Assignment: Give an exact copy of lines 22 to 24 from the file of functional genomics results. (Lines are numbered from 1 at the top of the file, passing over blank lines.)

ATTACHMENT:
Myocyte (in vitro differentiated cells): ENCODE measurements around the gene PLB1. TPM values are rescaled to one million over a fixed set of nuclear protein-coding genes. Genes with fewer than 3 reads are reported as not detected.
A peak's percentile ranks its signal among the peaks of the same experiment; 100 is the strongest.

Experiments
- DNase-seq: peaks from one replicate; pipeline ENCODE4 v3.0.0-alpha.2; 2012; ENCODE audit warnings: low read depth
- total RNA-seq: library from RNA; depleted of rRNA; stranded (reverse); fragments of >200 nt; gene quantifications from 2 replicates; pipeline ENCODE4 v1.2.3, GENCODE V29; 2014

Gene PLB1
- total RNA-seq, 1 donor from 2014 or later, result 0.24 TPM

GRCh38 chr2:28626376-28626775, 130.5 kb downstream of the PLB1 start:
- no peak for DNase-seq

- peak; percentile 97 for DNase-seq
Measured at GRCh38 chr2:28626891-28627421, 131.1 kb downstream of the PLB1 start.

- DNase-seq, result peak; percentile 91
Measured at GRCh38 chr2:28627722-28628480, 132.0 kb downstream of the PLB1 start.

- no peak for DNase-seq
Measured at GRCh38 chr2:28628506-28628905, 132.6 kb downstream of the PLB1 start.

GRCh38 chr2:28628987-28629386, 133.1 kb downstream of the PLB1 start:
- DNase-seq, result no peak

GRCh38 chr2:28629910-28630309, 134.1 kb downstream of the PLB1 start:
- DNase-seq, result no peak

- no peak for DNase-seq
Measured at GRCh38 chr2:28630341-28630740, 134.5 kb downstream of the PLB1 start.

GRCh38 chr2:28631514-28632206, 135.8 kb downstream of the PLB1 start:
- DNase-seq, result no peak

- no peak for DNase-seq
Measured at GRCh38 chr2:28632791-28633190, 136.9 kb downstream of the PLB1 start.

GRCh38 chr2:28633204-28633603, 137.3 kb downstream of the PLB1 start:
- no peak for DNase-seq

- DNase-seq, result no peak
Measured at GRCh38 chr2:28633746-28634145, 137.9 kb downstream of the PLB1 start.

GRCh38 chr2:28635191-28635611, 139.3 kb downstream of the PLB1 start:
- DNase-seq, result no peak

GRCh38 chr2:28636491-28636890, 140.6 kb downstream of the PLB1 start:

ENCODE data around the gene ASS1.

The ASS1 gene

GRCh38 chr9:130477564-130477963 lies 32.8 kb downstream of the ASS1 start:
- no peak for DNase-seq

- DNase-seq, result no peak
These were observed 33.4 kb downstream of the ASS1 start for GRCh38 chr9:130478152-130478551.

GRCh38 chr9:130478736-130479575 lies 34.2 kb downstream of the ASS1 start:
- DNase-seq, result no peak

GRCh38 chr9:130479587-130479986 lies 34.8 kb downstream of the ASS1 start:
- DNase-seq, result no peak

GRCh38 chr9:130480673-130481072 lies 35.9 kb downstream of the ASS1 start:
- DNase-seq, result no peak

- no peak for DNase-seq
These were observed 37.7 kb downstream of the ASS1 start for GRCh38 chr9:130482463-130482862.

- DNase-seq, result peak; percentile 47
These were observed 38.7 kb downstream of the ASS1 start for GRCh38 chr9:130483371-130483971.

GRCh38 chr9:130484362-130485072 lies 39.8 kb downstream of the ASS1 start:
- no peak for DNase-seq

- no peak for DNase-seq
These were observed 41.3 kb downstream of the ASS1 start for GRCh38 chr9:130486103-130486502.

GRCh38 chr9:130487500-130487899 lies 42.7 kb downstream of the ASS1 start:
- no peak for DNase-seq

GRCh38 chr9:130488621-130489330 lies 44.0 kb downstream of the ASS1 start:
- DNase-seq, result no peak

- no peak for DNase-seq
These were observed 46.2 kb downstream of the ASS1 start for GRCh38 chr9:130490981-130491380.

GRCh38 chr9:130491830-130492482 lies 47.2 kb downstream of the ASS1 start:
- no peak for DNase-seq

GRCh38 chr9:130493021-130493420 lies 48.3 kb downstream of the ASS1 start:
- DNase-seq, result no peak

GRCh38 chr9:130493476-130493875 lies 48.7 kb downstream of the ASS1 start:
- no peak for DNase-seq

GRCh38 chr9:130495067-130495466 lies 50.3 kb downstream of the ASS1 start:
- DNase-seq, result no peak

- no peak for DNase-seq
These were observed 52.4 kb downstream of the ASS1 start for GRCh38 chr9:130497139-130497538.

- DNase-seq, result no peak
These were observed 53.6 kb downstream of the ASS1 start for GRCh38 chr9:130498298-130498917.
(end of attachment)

GRCh38 chr2:28631514-28632206, 135.8 kb downstream of the PLB1 start:
- DNase-seq, result no peak

- no peak for DNase-seq